One of the kids participating in the clinic was Sawyer’s 7-year-old sister Riley Johnson. She was determined to be one of the boys. A second grader at Garfield School, little Riley is proud to say she’s a Yankee fan and that she loves baseball almost as much as she loves her brother.

“It’s a lot of fun,” Riley Johnson said. “It makes me want to play more baseball.”

One of the best coaches of the day was current Kardinal utility man Sammy Sanchez, who took the time to help the youngsters with their batting stances and approach at the plate. Sanchez was a marvel to watch, as he had every kid hanging on every word he said.

“It’s a great experience,” Sanchez said. “It’s always good to work with little kids. It’s good to give back to the community.”

“We were trying to give them a little bit to use during their current seasons,” Bifulco said. “Maybe they left with one or two things they can use. But this showed that our kids could work well with the little kids. A little bit of knowledge goes a long way. It’s worth a million dollars.”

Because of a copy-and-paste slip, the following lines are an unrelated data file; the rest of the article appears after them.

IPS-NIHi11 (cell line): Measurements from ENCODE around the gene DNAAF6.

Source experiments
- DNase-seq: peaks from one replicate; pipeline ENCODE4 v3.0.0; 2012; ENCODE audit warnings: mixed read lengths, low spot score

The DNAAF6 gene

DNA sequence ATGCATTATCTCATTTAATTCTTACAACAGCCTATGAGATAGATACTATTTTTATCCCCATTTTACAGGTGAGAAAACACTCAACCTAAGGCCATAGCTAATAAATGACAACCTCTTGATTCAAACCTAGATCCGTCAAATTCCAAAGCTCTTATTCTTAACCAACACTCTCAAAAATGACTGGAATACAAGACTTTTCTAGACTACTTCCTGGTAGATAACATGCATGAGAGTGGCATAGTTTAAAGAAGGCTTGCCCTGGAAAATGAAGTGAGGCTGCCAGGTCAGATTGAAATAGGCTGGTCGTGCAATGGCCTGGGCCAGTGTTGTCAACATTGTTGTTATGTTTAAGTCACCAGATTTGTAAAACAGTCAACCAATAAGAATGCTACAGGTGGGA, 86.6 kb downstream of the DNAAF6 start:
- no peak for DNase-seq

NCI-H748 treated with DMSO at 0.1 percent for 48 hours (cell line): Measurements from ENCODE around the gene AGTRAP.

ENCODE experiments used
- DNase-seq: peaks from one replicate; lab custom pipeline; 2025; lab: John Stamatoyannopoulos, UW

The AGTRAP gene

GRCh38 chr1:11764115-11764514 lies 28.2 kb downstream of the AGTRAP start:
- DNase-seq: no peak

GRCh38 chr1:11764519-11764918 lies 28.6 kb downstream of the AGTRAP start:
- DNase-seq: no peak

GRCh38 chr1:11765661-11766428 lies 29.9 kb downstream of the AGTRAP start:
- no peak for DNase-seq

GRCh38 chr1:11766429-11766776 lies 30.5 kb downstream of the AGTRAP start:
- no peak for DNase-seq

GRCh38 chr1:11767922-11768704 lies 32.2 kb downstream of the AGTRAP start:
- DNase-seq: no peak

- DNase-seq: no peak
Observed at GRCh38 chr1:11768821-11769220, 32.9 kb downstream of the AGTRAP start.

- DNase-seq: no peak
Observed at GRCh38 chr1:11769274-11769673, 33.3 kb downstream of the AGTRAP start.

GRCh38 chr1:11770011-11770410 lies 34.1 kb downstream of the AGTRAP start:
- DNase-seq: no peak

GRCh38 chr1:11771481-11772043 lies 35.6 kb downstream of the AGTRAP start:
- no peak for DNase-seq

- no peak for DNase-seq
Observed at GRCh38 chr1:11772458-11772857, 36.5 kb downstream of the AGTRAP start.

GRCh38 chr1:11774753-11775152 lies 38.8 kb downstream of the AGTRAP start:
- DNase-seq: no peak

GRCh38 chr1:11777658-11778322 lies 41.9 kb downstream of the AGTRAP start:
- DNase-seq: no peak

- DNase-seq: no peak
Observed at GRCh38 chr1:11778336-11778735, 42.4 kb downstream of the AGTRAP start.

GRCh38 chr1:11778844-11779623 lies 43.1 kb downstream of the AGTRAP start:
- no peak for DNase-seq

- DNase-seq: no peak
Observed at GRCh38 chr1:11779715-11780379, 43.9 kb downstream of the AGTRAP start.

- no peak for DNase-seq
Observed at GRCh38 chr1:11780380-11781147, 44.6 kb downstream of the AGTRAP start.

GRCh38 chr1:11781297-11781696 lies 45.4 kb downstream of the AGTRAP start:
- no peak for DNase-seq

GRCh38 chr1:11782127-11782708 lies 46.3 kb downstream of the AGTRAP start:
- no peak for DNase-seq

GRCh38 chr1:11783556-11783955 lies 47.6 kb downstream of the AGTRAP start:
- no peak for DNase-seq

Lorenzo Rodriguez is a 7-year-old second-grader from Washington School.

“I had a lot of fun here,” Rodriguez said. “I learned how to put the glove under your head on pop-ups.”

Sure helps to do that, no?

“It means a lot to me to have the players here,” Rodriguez said. “I like being with them.”

Jayden Rodriguez (no relation) is an 8-year-old second grader at Roosevelt School.

“It was mostly fun,” Rodriguez said. “I learned everything today, but mostly catching.”


Kristina Urbina is a 7-year-old second grader from Franklin School. She was one of only three girls in attendance. Kristina recovered from a minor injury she suffered to her hand in time to take batting practice.

“It doesn’t bother me that there aren’t a lot of girls here,” Urbina said. “I can prove that I can play just like the boys. This is the first year that I played baseball and I really liked it. I’m still learning, so this was good for me. It meant a lot to me to have the high school players teaching me.”

Sanchez worked with Urbina on her swing for a good portion of the clinic.

Lily May is only a 5-year-old, but she wanted to be there Sunday.